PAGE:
New Yorkers have been squeezed by rapidly rising rents, which rose 25% on average citywide between 2009 and 2016, or $279 per month. Rents rose most rapidly in Brooklyn, by 35% ($340 per month) followed by Queens by 22% ($242 per month); The Bronx by 21% ($171 per month); Manhattan by 19% ($276 per month); and Staten Island by 14% ($129 per month).
During the same period, Airbnb listings skyrocketed, from 1,000 in 2010 to over 43,000 in 2015, before declining to slightly under 40,000 in 2016 according to data from AirDNA – most in violation of existing State or City laws.
Airbnb listings are most heavily concentrated in Manhattan, which accounted for 52% of all listings in 2016, and Brooklyn, with 35% of all listings in 2016, but are found in every borough. In 2016, Airbnb listings are particularly concentrated in Manhattan below 59th Street and in parts of Brooklyn, including:
- Chelsea, Clinton and Midtown Business District – 11.3% of citywide listings;
- Battery Park City, Greenwich Village and Soho – 7.9%;
- Chinatown and Lower East Side – 6.9%;
- Murray Hill, Gramercy and Stuyvesant Town – 5.9%;
- Greenpoint and Williamsburg – 8.3%;
- Bedford-Stuyvesant – 5.1%;
- Bushwick – 5.0%.
Airbnb Driving up Rents
The share of Airbnb listings ballooned to 4.1% of all residential units in the Chelsea, Clinton and Midtown Business District neighborhood and 4.6% in Greenpoint and Williamsburg in 2016. The largest relative Airbnb effects on the rental market occurred in Chelsea, Clinton and Midtown Business District (21.6%) and Murray Hill, Gramercy & Stuyvesant Town (21.5%). Average monthly rents went up in these neighborhoods by $398 and $488 respectively, of which $86 and $105 per month could be attributed to Airbnb’s exponential growth.
The largest absolute effect occurred in Greenpoint and Williamsburg where average rents increased by $659 between 2009 and 2016, of which $123 can be attributed to Airbnb’s growth.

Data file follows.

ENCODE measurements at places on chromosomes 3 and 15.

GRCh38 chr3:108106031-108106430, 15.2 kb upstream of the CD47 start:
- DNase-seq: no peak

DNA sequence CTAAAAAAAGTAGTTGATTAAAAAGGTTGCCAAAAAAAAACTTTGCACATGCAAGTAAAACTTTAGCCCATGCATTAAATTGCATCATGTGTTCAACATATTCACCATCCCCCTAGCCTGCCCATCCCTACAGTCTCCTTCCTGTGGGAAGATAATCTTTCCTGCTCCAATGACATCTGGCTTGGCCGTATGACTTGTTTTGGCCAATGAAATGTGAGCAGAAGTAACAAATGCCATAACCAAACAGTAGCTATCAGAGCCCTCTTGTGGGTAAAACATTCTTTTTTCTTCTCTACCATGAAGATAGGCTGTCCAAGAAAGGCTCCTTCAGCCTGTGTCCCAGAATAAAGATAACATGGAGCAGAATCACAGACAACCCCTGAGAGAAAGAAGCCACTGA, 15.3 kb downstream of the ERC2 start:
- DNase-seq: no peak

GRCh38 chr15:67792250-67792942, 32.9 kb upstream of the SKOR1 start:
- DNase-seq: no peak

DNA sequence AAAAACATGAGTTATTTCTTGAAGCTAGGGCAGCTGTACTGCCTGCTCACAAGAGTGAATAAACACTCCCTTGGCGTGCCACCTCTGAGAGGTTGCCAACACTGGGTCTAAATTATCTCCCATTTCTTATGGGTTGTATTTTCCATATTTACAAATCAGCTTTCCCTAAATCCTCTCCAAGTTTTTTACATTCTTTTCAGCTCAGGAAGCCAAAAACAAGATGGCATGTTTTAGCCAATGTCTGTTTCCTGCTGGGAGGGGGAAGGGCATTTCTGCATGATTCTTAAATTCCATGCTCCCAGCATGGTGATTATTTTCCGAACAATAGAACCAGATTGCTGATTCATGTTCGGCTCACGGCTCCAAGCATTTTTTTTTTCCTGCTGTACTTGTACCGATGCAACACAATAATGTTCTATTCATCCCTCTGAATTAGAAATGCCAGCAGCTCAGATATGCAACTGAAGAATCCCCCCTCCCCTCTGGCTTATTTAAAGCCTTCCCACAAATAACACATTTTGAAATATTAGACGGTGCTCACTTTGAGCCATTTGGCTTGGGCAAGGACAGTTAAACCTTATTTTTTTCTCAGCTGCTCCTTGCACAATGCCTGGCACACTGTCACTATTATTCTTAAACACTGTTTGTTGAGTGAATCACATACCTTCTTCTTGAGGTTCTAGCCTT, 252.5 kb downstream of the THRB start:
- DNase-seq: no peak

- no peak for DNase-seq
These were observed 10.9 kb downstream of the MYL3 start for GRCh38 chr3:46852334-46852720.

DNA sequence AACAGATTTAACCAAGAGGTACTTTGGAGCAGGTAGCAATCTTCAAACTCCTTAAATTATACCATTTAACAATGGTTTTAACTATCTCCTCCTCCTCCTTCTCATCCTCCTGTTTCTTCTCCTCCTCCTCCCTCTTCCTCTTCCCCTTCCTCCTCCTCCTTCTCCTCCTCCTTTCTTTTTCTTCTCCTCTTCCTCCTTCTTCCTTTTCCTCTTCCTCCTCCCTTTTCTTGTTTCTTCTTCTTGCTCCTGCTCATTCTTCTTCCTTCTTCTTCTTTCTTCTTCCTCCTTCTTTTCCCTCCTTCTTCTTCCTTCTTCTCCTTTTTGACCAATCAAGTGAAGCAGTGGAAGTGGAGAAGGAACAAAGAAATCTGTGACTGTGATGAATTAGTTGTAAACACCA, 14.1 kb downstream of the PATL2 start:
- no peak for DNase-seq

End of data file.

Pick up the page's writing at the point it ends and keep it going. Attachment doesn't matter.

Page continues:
And overall, rents in the eight neighborhoods highlighted above rose at substantially higher rates than the borough average between 2009 and 2016.
By neighborhood, during this time period average monthly rent up by:
- Greenpoint and Williamsburg – 62.6% ($659 per month)
- Bedford-Stuyvesant – 47.2% ($407 per month)
- Bushwick – 39.5% ($369 per month)
- Murray Hill, Gramercy and Stuyvesant Town – 25.9% ($488 per month)
- Chelsea, Clinton and Midtown Business District – 23.4% in ($398 per month)
- Chinatown and Lower East Side – 23% ($242 per month)
- Battery Park City, Greenwich Village and Soho – 21.4% ($411 per month).
In this report, Comptroller Stringer sought to measure the “Airbnb effect” by the removal of units from the rental market because they were listed on Airbnb by the owners instead. The Comptroller’s office compared the growth in what rents would have been if there had been no Airbnb effect to what they actually were. Citywide, the report found that the loss of supply due to Airbnb listings drove rents up by an additional 9.2% between 2009 and 2016, after taking into account other factors that drive rent increases.